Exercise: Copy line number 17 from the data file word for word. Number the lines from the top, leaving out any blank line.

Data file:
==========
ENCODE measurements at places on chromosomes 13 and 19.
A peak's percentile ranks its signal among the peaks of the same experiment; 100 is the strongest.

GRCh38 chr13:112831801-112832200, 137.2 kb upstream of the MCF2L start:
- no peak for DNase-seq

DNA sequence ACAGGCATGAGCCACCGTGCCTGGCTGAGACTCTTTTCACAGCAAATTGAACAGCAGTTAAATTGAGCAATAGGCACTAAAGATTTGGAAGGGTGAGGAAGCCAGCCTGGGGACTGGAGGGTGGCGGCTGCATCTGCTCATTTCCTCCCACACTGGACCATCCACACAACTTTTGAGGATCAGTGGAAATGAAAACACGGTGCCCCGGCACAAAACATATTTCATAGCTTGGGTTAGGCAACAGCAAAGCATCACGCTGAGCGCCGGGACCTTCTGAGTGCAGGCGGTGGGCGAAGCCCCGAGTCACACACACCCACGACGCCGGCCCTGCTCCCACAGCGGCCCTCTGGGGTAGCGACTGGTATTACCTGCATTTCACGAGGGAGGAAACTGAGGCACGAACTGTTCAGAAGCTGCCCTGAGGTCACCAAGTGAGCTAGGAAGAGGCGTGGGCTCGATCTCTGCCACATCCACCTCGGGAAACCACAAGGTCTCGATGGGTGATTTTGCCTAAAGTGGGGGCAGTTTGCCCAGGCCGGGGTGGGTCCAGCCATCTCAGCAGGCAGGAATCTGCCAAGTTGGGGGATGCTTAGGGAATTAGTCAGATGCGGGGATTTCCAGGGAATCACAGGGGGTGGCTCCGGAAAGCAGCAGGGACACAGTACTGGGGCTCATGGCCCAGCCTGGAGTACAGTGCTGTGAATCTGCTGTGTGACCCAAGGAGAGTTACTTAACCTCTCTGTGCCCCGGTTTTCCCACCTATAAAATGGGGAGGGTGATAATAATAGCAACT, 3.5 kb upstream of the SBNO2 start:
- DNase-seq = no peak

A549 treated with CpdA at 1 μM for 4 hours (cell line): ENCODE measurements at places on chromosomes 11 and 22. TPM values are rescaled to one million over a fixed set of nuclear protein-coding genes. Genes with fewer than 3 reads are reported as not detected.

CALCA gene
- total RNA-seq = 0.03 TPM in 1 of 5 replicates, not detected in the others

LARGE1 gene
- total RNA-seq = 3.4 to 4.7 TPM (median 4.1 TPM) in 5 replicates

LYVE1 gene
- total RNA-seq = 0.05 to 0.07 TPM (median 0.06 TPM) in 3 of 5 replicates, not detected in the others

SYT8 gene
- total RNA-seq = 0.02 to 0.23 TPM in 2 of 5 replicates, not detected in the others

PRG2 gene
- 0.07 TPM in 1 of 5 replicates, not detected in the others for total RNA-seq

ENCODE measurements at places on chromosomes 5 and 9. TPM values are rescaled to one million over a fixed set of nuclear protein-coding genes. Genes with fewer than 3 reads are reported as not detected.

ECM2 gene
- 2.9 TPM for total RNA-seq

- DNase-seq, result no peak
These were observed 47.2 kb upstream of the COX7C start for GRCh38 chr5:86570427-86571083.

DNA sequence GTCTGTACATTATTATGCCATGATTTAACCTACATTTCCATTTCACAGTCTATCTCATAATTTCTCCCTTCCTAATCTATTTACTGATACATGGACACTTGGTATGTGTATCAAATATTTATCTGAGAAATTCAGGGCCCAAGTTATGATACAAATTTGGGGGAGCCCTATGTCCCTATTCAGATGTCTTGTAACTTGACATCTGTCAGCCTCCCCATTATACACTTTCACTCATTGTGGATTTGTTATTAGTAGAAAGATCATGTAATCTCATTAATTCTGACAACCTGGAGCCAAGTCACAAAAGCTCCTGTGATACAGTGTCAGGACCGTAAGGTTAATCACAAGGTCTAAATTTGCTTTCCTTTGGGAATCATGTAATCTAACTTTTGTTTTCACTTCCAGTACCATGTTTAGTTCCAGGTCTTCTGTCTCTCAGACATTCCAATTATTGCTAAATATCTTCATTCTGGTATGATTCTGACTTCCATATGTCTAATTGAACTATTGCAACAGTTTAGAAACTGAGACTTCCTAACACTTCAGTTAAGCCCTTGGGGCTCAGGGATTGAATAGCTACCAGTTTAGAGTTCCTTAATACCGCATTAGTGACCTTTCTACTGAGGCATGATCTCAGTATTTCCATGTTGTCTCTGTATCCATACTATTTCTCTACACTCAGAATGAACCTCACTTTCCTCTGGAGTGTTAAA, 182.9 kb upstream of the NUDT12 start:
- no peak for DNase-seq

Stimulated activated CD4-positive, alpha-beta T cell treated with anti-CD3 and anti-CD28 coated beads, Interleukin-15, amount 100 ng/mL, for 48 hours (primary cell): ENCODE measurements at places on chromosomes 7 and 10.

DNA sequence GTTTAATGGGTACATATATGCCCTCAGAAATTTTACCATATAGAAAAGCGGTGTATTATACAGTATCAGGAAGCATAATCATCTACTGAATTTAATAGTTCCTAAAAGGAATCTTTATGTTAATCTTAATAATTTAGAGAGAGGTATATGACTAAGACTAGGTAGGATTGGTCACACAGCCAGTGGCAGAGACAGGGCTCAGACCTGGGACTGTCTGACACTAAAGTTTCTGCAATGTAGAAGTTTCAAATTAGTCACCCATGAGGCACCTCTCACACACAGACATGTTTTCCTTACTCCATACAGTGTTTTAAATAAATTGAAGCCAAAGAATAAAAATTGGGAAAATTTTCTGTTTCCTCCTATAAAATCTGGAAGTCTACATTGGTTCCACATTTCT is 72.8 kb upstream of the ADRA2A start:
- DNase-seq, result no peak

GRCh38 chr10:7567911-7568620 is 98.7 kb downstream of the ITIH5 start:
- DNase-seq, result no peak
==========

- 0.07 TPM in 1 of 5 replicates, not detected in the others for total RNA-seq